Skeptics who question the state spending at least $26 billion on a makeover for Sacramento-San Joaquin Delta that they think tilts heavily toward agribusiness and industrial interests can add one more factor to that side of the equation—fracking.
The folks who drew up the Bay Delta Conservation Plan (BDCP) have a webpage that publishes answers on a weekly basis to questions about the looming mega-project that would redirect water from the Sacramento and San Joaquin Rivers through two tunnels to farmers, businesses and thirsty Californians to the south and west.
Draft documents for the plan were released last month by the state Department of Water Resources (DWR), kicking off a year-long public review process. Conservationists and friends of the Delta would like to see the project centered around restoring the habitat, nurturing threatened species, shoring up levees and otherwise securing the area.
Water interests want more water and—in case it wasn’t clear before, the BDCP makes it clear now—that includes oil and gas drillers using hydraulic fracturing. In answer to the question “Will water pumped from the Delta be used for fracking in the Central Valley?” the answer was yes. “Fracking presumably would be an ‘industrial’ use of water.”
But the response cautions not to worry about a drilling process that blasts apart rock by injecting enormous amounts of pressurized water, sand and toxic chemicals deep into the ground. “Voluntary reporting indicates that the use of water for fracking is minimal,” according to the BDCP.
That reporting would have to be voluntary because the state does not require drillers to reveal where they drill, when they drill or what they put in the ground and its aquifers. New York State has a law that bans fracking until 2015, but California’s recent first stab at regulating the practice does not require full disclosure by energy companies.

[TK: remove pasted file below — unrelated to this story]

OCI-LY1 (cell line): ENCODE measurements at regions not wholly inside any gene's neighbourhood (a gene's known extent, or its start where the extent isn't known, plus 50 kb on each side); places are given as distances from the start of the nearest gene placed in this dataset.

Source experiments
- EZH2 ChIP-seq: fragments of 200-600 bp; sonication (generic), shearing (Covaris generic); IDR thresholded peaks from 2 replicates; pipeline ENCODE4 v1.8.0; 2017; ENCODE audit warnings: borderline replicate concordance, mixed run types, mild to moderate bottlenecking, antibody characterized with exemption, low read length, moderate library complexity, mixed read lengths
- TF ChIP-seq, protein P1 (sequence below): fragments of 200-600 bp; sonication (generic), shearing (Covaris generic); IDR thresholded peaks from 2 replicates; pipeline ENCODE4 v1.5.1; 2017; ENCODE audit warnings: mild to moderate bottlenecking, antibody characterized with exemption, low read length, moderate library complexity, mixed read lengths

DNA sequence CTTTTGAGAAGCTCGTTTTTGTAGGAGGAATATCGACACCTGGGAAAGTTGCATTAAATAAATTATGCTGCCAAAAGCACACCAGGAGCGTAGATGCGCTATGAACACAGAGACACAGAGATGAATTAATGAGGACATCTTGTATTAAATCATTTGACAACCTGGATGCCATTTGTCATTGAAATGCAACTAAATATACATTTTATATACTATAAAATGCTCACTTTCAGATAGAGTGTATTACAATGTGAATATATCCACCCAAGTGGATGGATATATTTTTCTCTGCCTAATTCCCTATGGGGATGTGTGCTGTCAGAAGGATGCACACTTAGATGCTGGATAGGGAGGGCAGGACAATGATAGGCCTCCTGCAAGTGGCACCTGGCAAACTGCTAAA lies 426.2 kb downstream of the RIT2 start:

But the report casts doubt on its own findings and warns about the future:
“It is highly likely that much more water is being withdrawn and more waste is being generated than is known. . . . While West Virginia and Pennsylvania are generally water-rich states, these findings indicate that horizontal drilling and hydraulic fracturing operations could have significant impacts on water resources in more arid areas of the country.”
The Associated Press says drilling interests have all but given up on fracking in New York. The opposite is true in California, where state politicians and energy industry executives are salivating over the Monterey Shale, a vast Central California field of oil that some think could yield 15.3 billion barrels. They need fracking to access what may be 60% of the country’s known shale oil.
Most of the water used in fracking for shale is gone for good. About 80% of the fracking water remains stuck in the shale deposit, while about 20% flows back up the well as contaminated wastewater, which, drillers being drillers, is usually stuffed back into deep injection wells. Fracking has been linked to groundwater contamination, air pollution, releases of methane gas, micro-earthquakes and sinkholes.
If the Monterey Shale turns out to be a booming enterprise in future years, it could be the newest contestant in the Delta water wars unless the Legislature intervenes, according to the BDCP site.
“If the Legislature declared fracking to be unreasonable, it would potentially trigger the State Water Resources Control Board to revise water right permits in such a way as to restrict Delta water from being used for fracking.”
That doesn’t look like it will be happening in the near future.